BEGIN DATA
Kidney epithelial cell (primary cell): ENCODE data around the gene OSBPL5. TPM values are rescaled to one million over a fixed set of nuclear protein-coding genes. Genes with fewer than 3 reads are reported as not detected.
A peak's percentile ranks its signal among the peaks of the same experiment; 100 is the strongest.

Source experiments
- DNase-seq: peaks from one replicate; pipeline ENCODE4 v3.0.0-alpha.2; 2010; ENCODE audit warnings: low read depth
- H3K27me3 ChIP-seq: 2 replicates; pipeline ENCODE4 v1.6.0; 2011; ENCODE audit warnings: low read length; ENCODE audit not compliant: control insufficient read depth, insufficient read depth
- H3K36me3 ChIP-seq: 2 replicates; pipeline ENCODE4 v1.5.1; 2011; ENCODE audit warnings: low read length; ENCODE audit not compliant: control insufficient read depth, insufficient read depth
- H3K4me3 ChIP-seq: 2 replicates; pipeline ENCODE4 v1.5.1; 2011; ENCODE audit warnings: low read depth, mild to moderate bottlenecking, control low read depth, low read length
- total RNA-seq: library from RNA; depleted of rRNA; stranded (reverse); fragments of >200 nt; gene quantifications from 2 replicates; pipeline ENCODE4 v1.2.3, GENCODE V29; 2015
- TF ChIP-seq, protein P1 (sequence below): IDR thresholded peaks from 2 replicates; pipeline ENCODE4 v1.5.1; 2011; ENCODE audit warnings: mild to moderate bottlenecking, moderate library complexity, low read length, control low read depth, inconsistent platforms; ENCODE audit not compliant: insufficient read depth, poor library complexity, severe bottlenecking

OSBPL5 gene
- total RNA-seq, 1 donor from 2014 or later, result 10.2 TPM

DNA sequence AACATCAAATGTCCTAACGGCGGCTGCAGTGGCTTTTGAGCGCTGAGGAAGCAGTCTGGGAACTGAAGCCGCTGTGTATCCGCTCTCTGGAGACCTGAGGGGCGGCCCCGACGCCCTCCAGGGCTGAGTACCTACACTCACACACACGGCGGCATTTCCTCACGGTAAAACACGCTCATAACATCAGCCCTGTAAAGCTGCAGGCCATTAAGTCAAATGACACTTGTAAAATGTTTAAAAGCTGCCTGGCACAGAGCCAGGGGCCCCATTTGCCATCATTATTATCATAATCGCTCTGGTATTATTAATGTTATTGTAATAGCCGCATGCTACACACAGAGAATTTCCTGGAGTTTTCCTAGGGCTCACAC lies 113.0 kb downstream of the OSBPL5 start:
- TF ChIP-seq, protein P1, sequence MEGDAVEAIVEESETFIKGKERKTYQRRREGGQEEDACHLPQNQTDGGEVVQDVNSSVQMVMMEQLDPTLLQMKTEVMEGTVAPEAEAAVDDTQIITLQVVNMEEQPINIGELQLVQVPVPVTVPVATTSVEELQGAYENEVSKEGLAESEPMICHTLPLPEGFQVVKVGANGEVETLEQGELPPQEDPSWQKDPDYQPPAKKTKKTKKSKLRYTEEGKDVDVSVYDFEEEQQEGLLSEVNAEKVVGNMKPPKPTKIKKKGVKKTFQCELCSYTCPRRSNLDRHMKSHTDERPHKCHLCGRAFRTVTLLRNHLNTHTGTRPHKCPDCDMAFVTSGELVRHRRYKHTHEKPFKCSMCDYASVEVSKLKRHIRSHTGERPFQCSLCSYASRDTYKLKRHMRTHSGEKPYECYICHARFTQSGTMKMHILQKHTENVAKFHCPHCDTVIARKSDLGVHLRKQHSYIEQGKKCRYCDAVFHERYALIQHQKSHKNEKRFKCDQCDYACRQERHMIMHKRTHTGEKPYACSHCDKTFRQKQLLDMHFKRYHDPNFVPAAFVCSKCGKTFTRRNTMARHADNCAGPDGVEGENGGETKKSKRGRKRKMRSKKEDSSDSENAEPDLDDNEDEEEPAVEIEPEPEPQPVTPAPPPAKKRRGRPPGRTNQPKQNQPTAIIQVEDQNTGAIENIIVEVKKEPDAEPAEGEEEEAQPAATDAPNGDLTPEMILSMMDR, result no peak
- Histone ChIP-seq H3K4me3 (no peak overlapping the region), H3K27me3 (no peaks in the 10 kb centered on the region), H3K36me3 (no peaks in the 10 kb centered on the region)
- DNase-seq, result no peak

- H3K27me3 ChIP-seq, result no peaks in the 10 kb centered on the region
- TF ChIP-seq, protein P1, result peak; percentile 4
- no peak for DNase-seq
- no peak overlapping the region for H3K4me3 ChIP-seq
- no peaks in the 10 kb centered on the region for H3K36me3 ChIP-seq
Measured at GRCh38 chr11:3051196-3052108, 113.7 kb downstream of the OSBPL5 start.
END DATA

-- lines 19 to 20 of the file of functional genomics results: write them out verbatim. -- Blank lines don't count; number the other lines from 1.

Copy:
- no peak overlapping the region for H3K4me3 ChIP-seq
- no peaks in the 10 kb centered on the region for H3K36me3 ChIP-seq